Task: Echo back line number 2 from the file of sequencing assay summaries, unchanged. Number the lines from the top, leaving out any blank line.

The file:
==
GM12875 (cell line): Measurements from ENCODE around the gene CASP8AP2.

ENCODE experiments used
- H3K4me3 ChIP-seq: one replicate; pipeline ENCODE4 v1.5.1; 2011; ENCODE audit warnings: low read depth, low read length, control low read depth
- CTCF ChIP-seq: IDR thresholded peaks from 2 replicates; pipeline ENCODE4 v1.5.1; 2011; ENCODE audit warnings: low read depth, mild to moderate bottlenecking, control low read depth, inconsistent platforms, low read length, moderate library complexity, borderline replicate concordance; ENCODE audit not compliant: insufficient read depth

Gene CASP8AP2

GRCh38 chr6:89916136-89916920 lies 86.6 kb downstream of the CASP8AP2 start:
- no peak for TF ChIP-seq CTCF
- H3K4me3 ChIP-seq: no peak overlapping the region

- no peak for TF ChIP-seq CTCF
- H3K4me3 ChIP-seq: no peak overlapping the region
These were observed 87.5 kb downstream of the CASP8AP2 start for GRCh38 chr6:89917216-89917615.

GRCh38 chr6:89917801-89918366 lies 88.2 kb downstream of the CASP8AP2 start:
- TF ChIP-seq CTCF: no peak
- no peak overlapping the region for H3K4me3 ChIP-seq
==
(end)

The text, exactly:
ENCODE experiments used